The Cost of Latency in High-Frequency Trading

55 Pages Posted: 17 Mar 2010 Last revised: 27 Feb 2013

Ciamac C. Moallemi

Columbia Business School - Decision Risk and Operations

Mehmet Sağlam

University of Cincinnati - Department of Finance - Real Estate

Date Written: February 5, 2013

Abstract

Modern electronic markets have been characterized by a relentless drive towards faster decision making. Significant technological investments have led to dramatic improvements in latency, the delay between a trading decision and the resulting trade execution. We describe a theoretical model for the quantitative valuation of latency. Our model measures the trading frictions created by the presence of latency, by considering the optimal execution problem of a representative investor. Via a dynamic programming analysis, our model provides a closed-form expression for the cost of latency in terms of well-known parameters of the underlying asset. We implement our model by estimating the latency cost incurred by trading on a human time scale. Examining NYSE common stocks from 1995 to 2005 shows that median latency cost across our sample roughly tripled during this time period. Furthermore, using the same data set, we compute a measure of implied latency, and conclude that the median implied latency decreased by approximately two orders of magnitude. Empirically calibrated, our model suggests that the reduction in cost achieved by going from trading on a human time scale to a low latency time scale is comparable with other execution costs faced by the most cost efficient institutional investors, and is consistent with the rents that are extracted by ultra low latency agents, such as providers of automated execution services or high frequency traders.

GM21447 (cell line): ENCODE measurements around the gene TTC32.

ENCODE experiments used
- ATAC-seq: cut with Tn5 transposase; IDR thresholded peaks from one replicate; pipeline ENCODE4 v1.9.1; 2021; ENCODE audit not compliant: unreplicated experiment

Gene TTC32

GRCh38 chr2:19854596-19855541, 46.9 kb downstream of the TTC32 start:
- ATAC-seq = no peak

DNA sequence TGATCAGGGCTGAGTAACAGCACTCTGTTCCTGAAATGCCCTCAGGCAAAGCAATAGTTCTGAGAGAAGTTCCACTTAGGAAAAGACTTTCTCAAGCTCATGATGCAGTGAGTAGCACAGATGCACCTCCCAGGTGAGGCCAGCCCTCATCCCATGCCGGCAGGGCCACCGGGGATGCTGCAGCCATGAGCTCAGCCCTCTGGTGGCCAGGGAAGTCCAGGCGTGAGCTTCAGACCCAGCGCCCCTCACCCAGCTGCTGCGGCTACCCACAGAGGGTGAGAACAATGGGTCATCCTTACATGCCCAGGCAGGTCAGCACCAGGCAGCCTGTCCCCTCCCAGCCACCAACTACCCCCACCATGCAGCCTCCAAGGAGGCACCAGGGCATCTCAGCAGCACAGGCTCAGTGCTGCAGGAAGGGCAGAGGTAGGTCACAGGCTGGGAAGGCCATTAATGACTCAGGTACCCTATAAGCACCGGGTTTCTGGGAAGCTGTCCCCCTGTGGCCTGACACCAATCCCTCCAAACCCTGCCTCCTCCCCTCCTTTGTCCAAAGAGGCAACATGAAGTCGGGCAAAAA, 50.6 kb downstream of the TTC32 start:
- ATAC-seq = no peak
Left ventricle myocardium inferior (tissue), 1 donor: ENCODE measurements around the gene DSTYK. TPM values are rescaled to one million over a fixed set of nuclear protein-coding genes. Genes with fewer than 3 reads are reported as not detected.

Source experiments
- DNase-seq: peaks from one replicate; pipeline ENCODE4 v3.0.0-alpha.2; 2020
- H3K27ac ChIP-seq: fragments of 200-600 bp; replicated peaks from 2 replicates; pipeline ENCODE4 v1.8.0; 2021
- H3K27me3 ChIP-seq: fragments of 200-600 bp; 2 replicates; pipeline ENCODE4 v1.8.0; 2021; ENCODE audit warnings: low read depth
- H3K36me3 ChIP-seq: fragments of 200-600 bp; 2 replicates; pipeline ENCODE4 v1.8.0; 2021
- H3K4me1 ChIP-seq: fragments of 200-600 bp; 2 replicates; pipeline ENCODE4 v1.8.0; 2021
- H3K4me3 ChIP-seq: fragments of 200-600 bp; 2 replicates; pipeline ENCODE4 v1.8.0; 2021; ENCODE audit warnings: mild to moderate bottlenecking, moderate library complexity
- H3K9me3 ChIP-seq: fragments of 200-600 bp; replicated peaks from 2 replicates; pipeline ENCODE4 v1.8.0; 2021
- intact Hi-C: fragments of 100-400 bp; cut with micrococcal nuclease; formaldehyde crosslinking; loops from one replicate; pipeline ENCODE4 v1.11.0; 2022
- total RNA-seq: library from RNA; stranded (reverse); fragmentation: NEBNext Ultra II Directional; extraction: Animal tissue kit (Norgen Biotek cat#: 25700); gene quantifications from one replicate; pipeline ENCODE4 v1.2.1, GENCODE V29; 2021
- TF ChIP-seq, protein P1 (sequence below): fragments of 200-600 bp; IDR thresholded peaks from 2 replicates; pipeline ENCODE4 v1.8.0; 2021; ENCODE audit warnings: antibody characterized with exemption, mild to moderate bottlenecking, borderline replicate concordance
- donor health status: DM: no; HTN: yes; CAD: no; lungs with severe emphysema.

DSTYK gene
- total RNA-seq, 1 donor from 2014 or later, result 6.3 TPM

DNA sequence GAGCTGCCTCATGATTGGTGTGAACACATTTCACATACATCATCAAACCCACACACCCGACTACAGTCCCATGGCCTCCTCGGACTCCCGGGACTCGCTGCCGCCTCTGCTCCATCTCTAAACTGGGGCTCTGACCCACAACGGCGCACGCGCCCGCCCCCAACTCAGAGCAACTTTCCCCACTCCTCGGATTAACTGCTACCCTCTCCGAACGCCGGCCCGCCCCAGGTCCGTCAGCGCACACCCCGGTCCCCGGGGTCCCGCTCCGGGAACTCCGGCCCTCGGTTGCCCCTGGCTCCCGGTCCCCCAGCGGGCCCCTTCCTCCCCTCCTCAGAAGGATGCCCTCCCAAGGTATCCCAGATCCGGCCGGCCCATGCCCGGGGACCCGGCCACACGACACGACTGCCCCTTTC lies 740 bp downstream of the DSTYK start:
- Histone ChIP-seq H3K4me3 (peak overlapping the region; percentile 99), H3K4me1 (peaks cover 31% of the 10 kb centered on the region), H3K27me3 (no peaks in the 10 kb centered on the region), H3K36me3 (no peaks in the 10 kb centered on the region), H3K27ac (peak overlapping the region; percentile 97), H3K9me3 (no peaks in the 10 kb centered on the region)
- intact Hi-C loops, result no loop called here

Keywords: High-Frequency Trading, Latency

JEL Classification: G10

Suggested Citation

Moallemi, Ciamac C. and Sağlam, Mehmet, The Cost of Latency in High-Frequency Trading (February 5, 2013). Available at SSRN: https://ssrn.com/abstract=1571935 or http://dx.doi.org/10.2139/ssrn.1571935

Ciamac C. Moallemi (Contact Author)

Columbia Business School - Decision Risk and Operations ( email )

New York, NY
United States

HOME PAGE: http://moallemi.com/ciamac

Mehmet Sağlam

University of Cincinnati - Department of Finance - Real Estate ( email )

Carl H. Lindner College of Business
Cincinnati, OH 45221
United States
(513) 556-9108 (Phone)

HOME PAGE: http://homepages.uc.edu/~saglammt/

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